Tuesday, February 2, 2010
Among the many opinions expressed by billionaire investor George Soros over the course of the 2010 World Economic Forum in Davos, Switzerland was his statement on January 28 in an interview with Maria Bartiromo, host of CNBC's Closing Bell, that "When interest rates are low we have conditions for asset bubbles to develop, and they are developing at the moment. The ultimate asset bubble is gold." New York spot gold closed at $1085.40 down $1.80, but the price of gold is not as much about gold as it is about the value of currencies, particularly the US dollar. (more)
US consumer spending edged up 0.2% in December, the critical shopping month, government data showed today, highlighting sluggish growth in the key driver of economic activity.
Personal incomes increased twice as much, at a pace of 0.4%, the Commerce Department reported, as consumers kept their wallets shut in the face of rising job insecurity and worries about the strength of recovery from a severe recession.
The increase in spending during the year-end Christmas shopping season was the smallest since September, according to the seasonally adjusted Commerce Department data, and followed an upwardly revised 0.7% rise in November. Most analysts had forecast a 0.3% rise in both spending and incomes. (more)
The nation’s fourth-largest bank, whose biggest shareholder is Warren Buffett’s Berkshire Hathaway Inc., reduced investments in mostly fixed-income securities by $34 billion in 2009’s second half, company filings show. JPMorgan Chase & Co., Bank of America Corp. and Citigroup Inc. boosted their holdings by an average of $35.5 billion.
By scaling back on the so-called carry trade, in which banks borrow in overnight lending markets at rates near zero and invest in higher-yielding securities, San Francisco-based Wells Fargo aims to protect against losses when rates rise. The three other lenders increased investments on the theory that profit will outpace any future losses. (more)
Speaking at the World Economic Forum’s annual meeting in Davos, Switzerland, after the U.S. reported the fastest growth in six years, their comments underscored concern that that emergency measures to rescue banks and fight the recession may be withdrawn too soon.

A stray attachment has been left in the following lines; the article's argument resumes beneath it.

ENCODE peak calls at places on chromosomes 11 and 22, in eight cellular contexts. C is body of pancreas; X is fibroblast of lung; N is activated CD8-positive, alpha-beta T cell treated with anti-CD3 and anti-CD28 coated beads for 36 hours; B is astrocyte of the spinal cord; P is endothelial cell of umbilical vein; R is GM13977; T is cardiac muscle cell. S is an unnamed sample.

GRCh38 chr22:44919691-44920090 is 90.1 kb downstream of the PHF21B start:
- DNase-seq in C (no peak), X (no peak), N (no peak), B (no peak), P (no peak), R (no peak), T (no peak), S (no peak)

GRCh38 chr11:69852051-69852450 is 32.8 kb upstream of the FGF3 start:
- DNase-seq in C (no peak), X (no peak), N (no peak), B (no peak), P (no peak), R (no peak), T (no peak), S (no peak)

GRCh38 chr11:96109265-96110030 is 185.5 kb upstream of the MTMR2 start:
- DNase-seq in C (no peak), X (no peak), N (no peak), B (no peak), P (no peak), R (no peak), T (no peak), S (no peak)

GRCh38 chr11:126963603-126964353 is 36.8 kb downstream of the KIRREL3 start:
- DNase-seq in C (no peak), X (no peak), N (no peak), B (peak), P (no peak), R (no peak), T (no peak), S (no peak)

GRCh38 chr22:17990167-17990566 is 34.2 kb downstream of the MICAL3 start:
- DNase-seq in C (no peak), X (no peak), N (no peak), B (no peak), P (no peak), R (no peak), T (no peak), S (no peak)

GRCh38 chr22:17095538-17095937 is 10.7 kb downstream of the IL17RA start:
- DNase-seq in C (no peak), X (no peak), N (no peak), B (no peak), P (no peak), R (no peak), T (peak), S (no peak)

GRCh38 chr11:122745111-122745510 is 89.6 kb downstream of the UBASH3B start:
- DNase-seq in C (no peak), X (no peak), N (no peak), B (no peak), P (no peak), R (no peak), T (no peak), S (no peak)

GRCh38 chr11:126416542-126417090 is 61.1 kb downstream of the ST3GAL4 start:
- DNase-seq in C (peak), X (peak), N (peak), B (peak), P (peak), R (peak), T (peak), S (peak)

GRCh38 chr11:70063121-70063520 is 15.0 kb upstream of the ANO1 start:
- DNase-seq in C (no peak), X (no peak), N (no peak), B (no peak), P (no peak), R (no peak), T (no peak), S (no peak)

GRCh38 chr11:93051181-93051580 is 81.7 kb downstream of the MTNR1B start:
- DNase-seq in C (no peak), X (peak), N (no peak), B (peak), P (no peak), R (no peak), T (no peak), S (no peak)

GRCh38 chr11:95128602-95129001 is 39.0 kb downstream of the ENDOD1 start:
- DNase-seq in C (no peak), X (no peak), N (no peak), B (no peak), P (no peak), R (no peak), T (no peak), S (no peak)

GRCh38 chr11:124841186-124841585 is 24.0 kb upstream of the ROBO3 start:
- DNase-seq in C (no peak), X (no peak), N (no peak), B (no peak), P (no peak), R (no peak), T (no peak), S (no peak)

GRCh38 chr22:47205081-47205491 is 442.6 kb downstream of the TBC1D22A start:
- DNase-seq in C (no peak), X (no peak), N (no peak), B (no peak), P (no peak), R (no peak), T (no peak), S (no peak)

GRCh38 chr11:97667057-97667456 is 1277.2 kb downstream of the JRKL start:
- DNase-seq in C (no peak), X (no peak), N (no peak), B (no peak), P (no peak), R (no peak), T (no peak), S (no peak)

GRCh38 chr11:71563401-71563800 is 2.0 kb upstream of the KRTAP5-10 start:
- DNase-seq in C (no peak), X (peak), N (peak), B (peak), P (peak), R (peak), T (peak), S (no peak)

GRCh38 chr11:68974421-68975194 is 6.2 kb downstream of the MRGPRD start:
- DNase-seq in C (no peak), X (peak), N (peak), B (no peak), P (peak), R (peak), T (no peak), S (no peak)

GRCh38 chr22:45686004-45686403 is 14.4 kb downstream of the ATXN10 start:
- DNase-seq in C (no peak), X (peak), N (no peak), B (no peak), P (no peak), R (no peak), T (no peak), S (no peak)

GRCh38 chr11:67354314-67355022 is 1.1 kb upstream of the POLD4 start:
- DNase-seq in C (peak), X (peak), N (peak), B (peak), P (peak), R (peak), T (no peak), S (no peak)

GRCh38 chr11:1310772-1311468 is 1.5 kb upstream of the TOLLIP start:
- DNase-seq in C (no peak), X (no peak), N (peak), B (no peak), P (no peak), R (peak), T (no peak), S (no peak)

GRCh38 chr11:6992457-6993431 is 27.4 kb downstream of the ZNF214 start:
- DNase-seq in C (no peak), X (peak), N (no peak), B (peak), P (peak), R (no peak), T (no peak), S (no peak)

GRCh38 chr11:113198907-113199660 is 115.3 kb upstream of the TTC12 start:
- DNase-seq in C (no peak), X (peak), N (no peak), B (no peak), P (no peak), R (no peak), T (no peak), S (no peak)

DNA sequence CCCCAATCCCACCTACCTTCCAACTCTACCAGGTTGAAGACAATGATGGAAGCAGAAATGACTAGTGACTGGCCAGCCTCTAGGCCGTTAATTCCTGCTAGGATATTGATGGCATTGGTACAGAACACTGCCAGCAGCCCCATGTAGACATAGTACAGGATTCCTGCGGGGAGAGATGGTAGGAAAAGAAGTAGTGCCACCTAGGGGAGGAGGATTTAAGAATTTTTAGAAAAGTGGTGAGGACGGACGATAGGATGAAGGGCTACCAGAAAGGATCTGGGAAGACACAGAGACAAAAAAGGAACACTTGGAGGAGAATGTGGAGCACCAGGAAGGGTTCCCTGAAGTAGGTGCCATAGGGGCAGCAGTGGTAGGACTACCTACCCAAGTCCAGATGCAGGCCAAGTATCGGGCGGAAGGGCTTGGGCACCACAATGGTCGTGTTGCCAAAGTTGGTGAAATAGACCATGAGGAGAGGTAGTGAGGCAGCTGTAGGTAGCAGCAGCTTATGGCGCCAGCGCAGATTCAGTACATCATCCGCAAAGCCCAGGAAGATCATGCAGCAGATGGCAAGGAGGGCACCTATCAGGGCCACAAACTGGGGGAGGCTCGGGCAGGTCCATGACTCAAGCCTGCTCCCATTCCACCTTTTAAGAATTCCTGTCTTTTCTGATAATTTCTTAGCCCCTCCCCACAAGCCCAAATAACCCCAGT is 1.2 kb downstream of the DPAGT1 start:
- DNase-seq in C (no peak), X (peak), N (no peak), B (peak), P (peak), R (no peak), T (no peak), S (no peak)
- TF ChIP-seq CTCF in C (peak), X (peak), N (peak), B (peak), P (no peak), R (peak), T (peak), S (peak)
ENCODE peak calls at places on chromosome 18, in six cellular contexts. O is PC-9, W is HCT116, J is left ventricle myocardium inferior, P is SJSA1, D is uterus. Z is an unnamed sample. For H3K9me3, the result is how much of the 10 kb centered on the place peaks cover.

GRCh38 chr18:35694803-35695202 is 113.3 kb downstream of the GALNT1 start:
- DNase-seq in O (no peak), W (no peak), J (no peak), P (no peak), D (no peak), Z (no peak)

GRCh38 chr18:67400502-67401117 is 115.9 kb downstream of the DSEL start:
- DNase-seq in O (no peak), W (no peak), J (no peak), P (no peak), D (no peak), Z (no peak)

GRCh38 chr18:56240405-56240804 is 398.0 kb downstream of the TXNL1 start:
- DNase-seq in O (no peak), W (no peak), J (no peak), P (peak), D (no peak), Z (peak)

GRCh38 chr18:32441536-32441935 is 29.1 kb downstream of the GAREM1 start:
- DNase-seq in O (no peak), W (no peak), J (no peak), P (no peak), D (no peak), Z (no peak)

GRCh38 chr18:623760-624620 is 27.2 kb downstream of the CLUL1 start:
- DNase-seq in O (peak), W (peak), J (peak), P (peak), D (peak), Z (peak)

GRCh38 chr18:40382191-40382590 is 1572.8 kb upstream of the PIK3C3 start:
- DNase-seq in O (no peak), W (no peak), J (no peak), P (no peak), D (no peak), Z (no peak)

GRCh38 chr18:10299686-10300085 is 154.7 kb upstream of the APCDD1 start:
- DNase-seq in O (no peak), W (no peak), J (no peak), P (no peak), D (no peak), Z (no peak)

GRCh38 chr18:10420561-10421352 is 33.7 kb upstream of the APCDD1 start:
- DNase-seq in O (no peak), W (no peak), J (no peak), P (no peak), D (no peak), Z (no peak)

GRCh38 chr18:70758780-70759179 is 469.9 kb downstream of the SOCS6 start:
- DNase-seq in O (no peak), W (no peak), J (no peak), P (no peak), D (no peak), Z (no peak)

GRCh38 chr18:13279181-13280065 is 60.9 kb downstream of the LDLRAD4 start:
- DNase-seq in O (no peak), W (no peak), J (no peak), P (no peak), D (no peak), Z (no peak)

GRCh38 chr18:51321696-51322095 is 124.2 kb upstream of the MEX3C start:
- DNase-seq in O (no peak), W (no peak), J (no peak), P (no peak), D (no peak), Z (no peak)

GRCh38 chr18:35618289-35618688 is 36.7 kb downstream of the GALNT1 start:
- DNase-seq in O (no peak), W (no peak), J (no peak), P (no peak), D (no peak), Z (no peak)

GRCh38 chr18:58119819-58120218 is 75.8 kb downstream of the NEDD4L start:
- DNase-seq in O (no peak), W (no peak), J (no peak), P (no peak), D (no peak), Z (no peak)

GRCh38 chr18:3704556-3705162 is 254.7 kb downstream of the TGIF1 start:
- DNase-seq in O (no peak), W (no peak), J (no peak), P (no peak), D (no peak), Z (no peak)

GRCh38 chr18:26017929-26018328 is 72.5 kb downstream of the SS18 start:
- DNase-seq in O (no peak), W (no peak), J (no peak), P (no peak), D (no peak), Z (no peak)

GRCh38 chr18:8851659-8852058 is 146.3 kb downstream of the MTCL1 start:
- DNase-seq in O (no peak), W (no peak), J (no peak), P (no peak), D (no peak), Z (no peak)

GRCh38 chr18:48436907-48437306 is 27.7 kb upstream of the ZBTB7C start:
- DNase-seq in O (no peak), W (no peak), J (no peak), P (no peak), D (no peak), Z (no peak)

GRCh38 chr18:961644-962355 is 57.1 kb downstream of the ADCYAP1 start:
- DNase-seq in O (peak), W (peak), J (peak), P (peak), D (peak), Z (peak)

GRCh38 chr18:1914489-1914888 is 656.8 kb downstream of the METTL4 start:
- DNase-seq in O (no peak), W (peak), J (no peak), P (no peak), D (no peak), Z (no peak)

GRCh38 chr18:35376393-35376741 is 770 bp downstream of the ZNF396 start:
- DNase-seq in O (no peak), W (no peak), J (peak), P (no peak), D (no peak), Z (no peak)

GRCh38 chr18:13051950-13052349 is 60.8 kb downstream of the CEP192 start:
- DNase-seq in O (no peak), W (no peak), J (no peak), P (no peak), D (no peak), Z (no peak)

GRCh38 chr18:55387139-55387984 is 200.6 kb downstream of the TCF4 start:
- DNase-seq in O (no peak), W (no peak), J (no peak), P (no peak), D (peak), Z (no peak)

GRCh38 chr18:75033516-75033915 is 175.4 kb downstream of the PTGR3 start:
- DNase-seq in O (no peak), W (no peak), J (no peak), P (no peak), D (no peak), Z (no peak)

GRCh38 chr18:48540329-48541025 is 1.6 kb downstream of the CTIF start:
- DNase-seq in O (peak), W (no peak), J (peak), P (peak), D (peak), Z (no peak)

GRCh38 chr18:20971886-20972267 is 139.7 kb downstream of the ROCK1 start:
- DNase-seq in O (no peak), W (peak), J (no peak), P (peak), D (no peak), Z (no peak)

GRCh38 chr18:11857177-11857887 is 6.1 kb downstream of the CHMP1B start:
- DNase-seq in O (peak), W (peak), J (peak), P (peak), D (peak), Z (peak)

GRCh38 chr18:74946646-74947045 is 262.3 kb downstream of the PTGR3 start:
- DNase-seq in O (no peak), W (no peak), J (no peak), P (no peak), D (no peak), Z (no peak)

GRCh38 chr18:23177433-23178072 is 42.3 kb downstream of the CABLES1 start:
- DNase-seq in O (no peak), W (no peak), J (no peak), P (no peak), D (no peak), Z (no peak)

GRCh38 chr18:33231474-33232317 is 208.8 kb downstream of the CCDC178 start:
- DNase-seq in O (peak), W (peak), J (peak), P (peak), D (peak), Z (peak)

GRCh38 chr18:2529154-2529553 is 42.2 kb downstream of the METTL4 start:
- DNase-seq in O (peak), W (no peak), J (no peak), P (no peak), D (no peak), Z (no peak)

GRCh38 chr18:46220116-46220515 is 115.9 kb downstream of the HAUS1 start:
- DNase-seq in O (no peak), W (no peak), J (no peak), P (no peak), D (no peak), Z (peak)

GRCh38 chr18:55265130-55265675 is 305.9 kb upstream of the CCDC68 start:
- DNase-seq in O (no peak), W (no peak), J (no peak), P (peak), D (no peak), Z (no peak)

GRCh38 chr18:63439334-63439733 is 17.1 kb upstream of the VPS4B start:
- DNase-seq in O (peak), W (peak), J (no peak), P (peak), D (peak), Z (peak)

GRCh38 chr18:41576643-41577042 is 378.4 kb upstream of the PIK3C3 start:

“The headline number will look large and big, but actually when you dissect it, it’s very dismal and poor,” Roubini said in a Jan. 30 Bloomberg Television interview following a U.S. Commerce Department report that showed economic expansion of 5.7 percent in the fourth quarter. “I think we are in trouble.” (more)
“The tipping point came when Penn State professor Terry Engelder demonstrated that the Marcellus holds as much as 500 trillion cubic feet of natural gas -- the equivalent of total U.S. gas consumption for 25 years. There’s over a trillion dollars’ worth of gas down there -- probably much more. Even if the estimate is off by 50% or so (and that 500 trillion cubic foot number might be on the LOW side), Marcellus is a very big resource.
“Here’s a map showing all of the major shale gas-bearing basins in the U.S. and Canada. The Marcellus is labeled No. 27 -- and I don’t mean in terms of size. As you can see, the Marcellus dwarfs all the others.”
“It’s about time we found a lot of natural gas that’s near a major market,” our friend Rick Rule commented on the find. The Marcellus area is right next to some of the most important natural gas markets in the world. Really, can you get much closer to New England, or the Eastern Seaboard, or the industrial Midwest of the U.S.?
“With news of the gigantic Marcellus resource,” Byron says, “the big players are coming to town. They’re leasing acreage, setting up shop, moving equipment and getting ready for the long haul. Drilling the Marcellus will require much deeper wells. The wells will be expensive, and sophisticated -- filled with modern down-hole technology. This is a 50-year operation, and probably more.”
from Agora Financial